Keep that tip up,

Glenn

 

 

Accused of Stalking…

On the hunt

 

It is a bright, sunny day and I am a meager 6’4″ guy trying to be stealthy, trying not to spook fish. It begs the question, “Is creeping around, being as quiet as I can, really make a difference in my catch ratio”?

Truth is, I don’t know… but how can it hurt. I prefer more of a quiet fishing experience, no yelling, no Yee Ha’s or Yoo Hoo’s, just quiet action. I know that it is exciting to share with everyone around you that you have a massive, potential state record trout on the end of your line if, in fact, it is true. But take it from me, don’t do that. What’s the point? To cause envy? Jealousy? To be the P. Diddy of the river? More like Kanye West really, arrogant without reason.

I subscribe to the soft little voice in my head that say’s “I know this is awesome, I want to do that again” school of thought. It’s simple. It makes me happy and keeps me from a) looking like a dick and b) being called out if, in fact, it is NOT the record breaking. Nothing is really worse than being the guy who called “fish” for no reason.

So, be quiet, be sneaky and be humble. Only good things will come from this technique.

 

The 9 Essentials That Every Fly Fisherman Should Know

My 9

It’s early in the morning and you are getting ready for a day out on the river.  Do you have EVERYTHING you need for a successful day of fly fishing?

As a guide, it is important that I have everything that YOU might possibly need as well as everything I need. It is tantamount, as an experienced guide, not to get caught looking for something you need or worse, not having it and appearing completely unprepared.

Here is a bit of insight about my daily routine and my daily checklist for a great day of chasing trout without worry, stress and looking like a pro. This short list of nine are important to me but please, feel free to email, comment or add to this list. I would love to share your best tips in a future blog.

1. Polarized sunglasses:  It is in my honest opinion that polarized sunglasses are THE most important item that any serious fisherman should own. I love SMITH Optics, I won’t guide without them, because:

a) They give you an incredible advantage of seeing the fish if you know how to look for them,

b) They provide a much safer way to wade and to see the river bottom and any other obstacles and,

c) They enable you to see the fly on the water when a delicate little ‘sipper’ takes that #20 midge.

2. Great wading boot, or at least OK waders:  Buy the best you can afford but think about how much wear or “time in the saddle” you’re going to give them. I have always been a dedicated SIMMS guy. I think they understand what professional Fly Fishing guides need and that can only benefit the recreational fisherman with great R&D and history.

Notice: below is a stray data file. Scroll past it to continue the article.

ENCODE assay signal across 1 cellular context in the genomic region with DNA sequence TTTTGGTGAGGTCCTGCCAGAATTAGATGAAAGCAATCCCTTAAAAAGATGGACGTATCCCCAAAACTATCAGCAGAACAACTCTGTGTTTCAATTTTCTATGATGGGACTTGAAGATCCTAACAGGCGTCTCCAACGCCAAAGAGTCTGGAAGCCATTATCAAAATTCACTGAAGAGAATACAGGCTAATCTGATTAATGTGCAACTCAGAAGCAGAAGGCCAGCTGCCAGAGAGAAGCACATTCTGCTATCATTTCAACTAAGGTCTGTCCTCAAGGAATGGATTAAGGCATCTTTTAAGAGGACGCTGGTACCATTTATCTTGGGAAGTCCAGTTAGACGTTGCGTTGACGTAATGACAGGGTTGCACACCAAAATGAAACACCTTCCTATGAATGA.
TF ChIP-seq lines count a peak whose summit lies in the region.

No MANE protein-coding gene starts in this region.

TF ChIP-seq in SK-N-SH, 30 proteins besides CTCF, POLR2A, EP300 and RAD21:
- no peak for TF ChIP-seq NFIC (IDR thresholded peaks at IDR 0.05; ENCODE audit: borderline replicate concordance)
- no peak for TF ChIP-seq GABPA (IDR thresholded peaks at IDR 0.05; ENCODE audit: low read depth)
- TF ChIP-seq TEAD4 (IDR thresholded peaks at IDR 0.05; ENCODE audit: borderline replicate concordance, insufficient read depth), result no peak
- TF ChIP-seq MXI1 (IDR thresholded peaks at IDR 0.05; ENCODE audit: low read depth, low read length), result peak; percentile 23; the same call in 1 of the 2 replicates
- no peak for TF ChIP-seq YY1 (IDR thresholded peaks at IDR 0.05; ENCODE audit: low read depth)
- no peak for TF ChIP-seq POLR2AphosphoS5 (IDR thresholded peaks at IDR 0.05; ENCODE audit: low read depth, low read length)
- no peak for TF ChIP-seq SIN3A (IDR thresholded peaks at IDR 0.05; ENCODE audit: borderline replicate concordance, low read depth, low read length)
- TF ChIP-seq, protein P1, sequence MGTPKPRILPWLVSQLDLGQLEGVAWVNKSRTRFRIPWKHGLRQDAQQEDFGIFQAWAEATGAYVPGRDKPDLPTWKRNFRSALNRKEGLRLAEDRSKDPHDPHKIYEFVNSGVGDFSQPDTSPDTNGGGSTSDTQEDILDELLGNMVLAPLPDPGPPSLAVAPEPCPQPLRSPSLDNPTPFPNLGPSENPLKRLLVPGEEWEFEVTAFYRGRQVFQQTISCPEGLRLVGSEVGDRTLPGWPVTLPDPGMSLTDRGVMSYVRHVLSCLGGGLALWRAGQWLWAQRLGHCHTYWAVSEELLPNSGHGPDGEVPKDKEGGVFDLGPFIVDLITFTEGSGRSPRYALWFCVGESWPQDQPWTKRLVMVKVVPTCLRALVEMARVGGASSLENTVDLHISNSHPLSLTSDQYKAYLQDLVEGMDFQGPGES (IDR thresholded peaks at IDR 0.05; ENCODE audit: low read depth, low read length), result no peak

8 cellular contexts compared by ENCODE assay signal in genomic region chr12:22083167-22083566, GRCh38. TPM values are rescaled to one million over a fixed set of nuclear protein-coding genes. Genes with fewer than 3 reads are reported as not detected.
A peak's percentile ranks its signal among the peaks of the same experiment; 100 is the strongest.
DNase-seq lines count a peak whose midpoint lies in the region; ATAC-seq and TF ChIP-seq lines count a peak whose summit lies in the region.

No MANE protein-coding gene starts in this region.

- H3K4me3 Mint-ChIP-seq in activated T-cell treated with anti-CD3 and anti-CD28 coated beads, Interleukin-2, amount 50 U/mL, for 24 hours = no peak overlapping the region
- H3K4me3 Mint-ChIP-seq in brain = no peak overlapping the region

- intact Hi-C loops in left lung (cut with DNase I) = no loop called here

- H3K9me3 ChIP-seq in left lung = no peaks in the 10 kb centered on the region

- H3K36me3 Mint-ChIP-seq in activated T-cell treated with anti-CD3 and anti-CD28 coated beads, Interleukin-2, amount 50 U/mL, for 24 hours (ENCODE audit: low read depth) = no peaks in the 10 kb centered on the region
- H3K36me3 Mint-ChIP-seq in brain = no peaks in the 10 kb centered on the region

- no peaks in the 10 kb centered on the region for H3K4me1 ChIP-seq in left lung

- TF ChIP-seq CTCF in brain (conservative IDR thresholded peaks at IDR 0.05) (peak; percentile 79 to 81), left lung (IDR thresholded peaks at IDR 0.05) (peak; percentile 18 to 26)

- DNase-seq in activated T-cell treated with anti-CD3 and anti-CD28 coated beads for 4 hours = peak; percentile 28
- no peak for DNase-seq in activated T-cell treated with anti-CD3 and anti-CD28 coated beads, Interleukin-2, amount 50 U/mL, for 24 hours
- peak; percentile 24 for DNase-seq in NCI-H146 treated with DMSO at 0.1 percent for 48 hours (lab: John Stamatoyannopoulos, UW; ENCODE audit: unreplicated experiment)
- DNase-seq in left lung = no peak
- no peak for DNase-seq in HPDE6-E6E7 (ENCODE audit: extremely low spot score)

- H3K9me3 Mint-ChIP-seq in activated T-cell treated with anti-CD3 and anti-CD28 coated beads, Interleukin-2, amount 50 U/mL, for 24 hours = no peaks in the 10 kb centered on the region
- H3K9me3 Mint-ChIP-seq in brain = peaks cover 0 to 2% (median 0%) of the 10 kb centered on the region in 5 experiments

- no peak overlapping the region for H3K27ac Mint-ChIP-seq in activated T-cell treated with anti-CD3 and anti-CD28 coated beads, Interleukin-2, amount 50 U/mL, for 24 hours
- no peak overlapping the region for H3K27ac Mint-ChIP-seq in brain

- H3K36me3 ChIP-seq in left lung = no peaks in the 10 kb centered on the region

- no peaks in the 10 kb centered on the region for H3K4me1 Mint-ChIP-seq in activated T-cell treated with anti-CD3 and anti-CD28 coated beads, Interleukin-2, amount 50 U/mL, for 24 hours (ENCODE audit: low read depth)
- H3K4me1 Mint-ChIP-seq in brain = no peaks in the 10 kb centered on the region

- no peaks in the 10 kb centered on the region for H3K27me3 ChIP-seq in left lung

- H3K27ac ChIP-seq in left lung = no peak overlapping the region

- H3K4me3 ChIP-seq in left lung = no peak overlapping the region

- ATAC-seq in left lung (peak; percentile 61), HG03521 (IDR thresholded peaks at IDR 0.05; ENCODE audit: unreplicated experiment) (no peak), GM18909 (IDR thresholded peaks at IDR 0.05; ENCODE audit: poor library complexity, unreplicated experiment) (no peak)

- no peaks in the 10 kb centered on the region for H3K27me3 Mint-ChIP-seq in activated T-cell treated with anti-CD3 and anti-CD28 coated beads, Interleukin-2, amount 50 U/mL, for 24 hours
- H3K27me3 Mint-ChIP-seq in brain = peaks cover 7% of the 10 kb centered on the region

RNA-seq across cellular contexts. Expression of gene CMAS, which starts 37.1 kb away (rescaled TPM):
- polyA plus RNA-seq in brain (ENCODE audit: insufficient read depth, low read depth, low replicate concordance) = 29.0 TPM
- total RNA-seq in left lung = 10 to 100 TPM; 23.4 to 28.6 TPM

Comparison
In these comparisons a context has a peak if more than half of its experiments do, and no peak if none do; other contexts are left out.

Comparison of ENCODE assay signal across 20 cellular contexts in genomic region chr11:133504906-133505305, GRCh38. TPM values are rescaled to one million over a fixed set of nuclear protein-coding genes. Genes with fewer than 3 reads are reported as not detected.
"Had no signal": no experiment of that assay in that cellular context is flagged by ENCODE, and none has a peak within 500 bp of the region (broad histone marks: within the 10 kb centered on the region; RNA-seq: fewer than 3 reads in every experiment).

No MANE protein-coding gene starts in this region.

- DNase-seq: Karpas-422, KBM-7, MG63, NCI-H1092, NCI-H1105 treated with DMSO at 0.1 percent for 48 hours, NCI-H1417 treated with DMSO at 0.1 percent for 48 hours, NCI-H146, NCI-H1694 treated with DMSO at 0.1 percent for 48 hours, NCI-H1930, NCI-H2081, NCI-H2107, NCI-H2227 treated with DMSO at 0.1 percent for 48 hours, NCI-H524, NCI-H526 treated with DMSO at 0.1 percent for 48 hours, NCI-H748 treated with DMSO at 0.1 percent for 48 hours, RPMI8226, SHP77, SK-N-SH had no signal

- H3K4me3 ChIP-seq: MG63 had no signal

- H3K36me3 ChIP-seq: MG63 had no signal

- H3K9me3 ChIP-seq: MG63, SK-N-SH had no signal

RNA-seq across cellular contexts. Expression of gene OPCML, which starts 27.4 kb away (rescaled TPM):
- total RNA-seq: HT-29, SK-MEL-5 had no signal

One thing to assess, if throwing stacks of 100’s at something, you’re  “just going to get wet”. I will stress buying really good boots and medium priced waders. Cheap boots fall apart and can be dangerous. Always think safety.

3. A decent rod:  You might notice that I didn’t mention a rod and reel – that’s coming up.  What you do want is a rod that feels right to you. When you’re shopping  for rods, do not start with price. First thing you should do is go to a shop that sells real Fly Fishing gear, not fishing gear and baby cloths and iPods. The only other thing that is acceptable in the store, other than flies, is other fly fishing related goods, and maybe a mug.

I have Sage and ‘Winston rods. These are the rods that I feel best casting, but there are many out there I haven’t casted that I am sure I would fall in love with, I will have to wait until the next fly fishing show or a generous Rep to show up at the shop!

Anywho, ask to cast a bunch of rods in the weight that is appropriate for the fish you’re chasing; #0-#5 are great weights to start with. Be sure to cast these rods with reels and line.  Don’t just stand in the shop and shake it around, it looks cool but doesn’t tell you anything. Choose the one that you connect with, I can almost promise that it will not be the one your friend suggested you get. Now you can look at the price. If it is too much, the shop guy will lean you into a good second choice. If you choose one that feels right and you can also afford, BUY IT. I, still to this day, fish with a old Sage RPL 2 piece that I love.

4. A good to great reel:  This is sometimes a sticky wicket. I own great reels, I own not so great reels. I own them both by choice. Personally I find it hard to spend $600 on a 2 weight reel, but no problem with that much on a 9 weight reel. One is to “put the fish on” and the other is simply to hold line. My thought is this, get a reel that has a warranty, looks great and balances well with your rod. I will leave it up to you to choose between practicality, a piece of jewelry, or both.